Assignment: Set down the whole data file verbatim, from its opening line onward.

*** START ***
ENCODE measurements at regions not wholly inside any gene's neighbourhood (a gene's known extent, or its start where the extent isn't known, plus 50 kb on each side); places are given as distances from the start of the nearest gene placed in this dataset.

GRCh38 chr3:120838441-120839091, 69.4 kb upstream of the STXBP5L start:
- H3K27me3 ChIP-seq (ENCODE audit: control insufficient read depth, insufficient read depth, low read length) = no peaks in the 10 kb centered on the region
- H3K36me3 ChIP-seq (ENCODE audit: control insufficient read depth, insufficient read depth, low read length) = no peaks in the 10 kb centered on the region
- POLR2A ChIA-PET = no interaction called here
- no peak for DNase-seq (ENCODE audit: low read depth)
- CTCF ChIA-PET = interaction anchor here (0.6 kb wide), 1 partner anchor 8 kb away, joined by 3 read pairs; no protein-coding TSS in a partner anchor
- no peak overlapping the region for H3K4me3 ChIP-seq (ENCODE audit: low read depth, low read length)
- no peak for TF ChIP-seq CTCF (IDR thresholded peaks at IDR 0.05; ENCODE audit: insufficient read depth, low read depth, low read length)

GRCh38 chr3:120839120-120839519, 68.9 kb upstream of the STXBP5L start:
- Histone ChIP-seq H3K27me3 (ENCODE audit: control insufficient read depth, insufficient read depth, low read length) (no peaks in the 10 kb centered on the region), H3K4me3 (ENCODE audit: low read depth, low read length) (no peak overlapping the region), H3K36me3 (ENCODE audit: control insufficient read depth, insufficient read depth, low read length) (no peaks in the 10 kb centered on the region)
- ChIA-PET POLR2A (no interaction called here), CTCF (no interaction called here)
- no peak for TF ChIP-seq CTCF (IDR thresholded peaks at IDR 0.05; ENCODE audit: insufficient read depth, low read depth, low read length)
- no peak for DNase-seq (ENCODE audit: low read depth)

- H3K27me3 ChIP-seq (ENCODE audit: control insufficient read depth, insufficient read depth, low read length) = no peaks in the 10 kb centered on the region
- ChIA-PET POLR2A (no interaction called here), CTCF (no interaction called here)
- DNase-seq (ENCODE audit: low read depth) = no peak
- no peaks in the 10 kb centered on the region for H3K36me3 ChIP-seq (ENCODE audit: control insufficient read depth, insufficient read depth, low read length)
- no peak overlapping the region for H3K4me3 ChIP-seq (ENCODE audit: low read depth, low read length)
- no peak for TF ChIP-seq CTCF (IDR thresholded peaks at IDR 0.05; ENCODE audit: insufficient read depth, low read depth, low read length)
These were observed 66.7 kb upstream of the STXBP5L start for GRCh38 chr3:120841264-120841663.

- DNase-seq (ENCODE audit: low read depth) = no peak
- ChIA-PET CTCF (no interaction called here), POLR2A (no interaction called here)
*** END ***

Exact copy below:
ENCODE measurements at regions not wholly inside any gene's neighbourhood (a gene's known extent, or its start where the extent isn't known, plus 50 kb on each side); places are given as distances from the start of the nearest gene placed in this dataset.

GRCh38 chr3:120838441-120839091, 69.4 kb upstream of the STXBP5L start:
- H3K27me3 ChIP-seq (ENCODE audit: control insufficient read depth, insufficient read depth, low read length) = no peaks in the 10 kb centered on the region
- H3K36me3 ChIP-seq (ENCODE audit: control insufficient read depth, insufficient read depth, low read length) = no peaks in the 10 kb centered on the region
- POLR2A ChIA-PET = no interaction called here
- no peak for DNase-seq (ENCODE audit: low read depth)
- CTCF ChIA-PET = interaction anchor here (0.6 kb wide), 1 partner anchor 8 kb away, joined by 3 read pairs; no protein-coding TSS in a partner anchor
- no peak overlapping the region for H3K4me3 ChIP-seq (ENCODE audit: low read depth, low read length)
- no peak for TF ChIP-seq CTCF (IDR thresholded peaks at IDR 0.05; ENCODE audit: insufficient read depth, low read depth, low read length)

GRCh38 chr3:120839120-120839519, 68.9 kb upstream of the STXBP5L start:
- Histone ChIP-seq H3K27me3 (ENCODE audit: control insufficient read depth, insufficient read depth, low read length) (no peaks in the 10 kb centered on the region), H3K4me3 (ENCODE audit: low read depth, low read length) (no peak overlapping the region), H3K36me3 (ENCODE audit: control insufficient read depth, insufficient read depth, low read length) (no peaks in the 10 kb centered on the region)
- ChIA-PET POLR2A (no interaction called here), CTCF (no interaction called here)
- no peak for TF ChIP-seq CTCF (IDR thresholded peaks at IDR 0.05; ENCODE audit: insufficient read depth, low read depth, low read length)
- no peak for DNase-seq (ENCODE audit: low read depth)

- H3K27me3 ChIP-seq (ENCODE audit: control insufficient read depth, insufficient read depth, low read length) = no peaks in the 10 kb centered on the region
- ChIA-PET POLR2A (no interaction called here), CTCF (no interaction called here)
- DNase-seq (ENCODE audit: low read depth) = no peak
- no peaks in the 10 kb centered on the region for H3K36me3 ChIP-seq (ENCODE audit: control insufficient read depth, insufficient read depth, low read length)
- no peak overlapping the region for H3K4me3 ChIP-seq (ENCODE audit: low read depth, low read length)
- no peak for TF ChIP-seq CTCF (IDR thresholded peaks at IDR 0.05; ENCODE audit: insufficient read depth, low read depth, low read length)
These were observed 66.7 kb upstream of the STXBP5L start for GRCh38 chr3:120841264-120841663.

- DNase-seq (ENCODE audit: low read depth) = no peak
- ChIA-PET CTCF (no interaction called here), POLR2A (no interaction called here)